In Collaborative Law, the parties agree not to go to Court and agree to work together to reach an agreement about all matters arising in their separation. The process is completely confidential and operates whereby the couple engage in a series of face-to-face meetings with their solicitors. The number of meetings depends on the number and complexity of the matters that have to be worked upon and can vary from 4 to over 10. The collaborative process provides a safe environment for the parties to explore options which can form the basis for their separation agreement.

Because the agreement is built by the couple, it is far more likely to be a workable and solid agreement. The parties will generally be significantly more satisfied with this agreement that they would be if a decision were made by a judge who (no matter how good his intentions) can never be expected to fully understand what is best for a family after a short hearing of a family law case.

As both parties work together during the process, if they need the assistance of other professionals such as valuers and accountants, they will agree to retain one collaboratively trained financial neutral who will provide information to them both. There is no need to retain two professionals, as the parties would in the traditional Court process. This can significantly reduce costs for the parties. Also, if the parties need support during the process, collaboratively trained Family Consultants are at hand to support the parties during the separation process.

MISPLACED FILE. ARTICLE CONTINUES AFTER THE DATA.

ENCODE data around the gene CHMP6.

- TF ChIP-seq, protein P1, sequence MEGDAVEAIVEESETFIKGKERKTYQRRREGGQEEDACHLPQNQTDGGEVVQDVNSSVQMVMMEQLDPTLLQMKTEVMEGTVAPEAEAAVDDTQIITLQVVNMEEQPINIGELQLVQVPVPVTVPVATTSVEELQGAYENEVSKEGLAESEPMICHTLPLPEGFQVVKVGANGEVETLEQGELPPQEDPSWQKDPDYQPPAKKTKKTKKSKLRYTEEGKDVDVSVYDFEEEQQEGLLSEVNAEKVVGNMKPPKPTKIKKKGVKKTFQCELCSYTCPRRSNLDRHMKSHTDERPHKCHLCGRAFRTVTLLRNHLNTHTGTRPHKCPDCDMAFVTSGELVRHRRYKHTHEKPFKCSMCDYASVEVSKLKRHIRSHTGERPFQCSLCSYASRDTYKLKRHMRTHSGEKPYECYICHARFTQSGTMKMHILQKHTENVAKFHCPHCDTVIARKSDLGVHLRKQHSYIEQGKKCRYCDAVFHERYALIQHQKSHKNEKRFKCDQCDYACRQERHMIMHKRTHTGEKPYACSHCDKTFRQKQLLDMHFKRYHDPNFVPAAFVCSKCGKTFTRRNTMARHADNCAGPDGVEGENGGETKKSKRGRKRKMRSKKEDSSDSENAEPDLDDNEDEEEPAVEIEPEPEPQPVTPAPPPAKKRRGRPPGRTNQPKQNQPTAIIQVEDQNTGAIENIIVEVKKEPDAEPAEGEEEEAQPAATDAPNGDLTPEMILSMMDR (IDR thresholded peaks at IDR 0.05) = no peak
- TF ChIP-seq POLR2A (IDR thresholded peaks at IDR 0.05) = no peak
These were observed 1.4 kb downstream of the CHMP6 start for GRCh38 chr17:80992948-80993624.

Creative Options for Separating
At a time when purse-strings are tight, judges are having to come up with creative ways of dealing with a family’s assets in separation and divorce. With Collaborative Law, the couple retains control over the agreement and can work together in a respectful environment to reach an agreement which best suits their needs and those of their children. After all, no-one can understand the operation of a family as well as the parties themselves.

Although not every marriage breaks down under the camera’s spotlight, a lot can be learned from Madonna and Guy Ritchie and their choice to keep conflict to a minimum and to have their children at the forefront of the negotiations. Irish separating couples can now chose to take a leaf from their book and separate with dignity and respect with Collaborative Law.

If you or someone you know would like to know more about Collaborative Law please visit
www.lillianosullivan.com and www.acp.ie. Lillian O’Sullivan is a solicitor practicing in Cork and can be contacted on 021 4274711 or at lillianosullivan@gmail.com.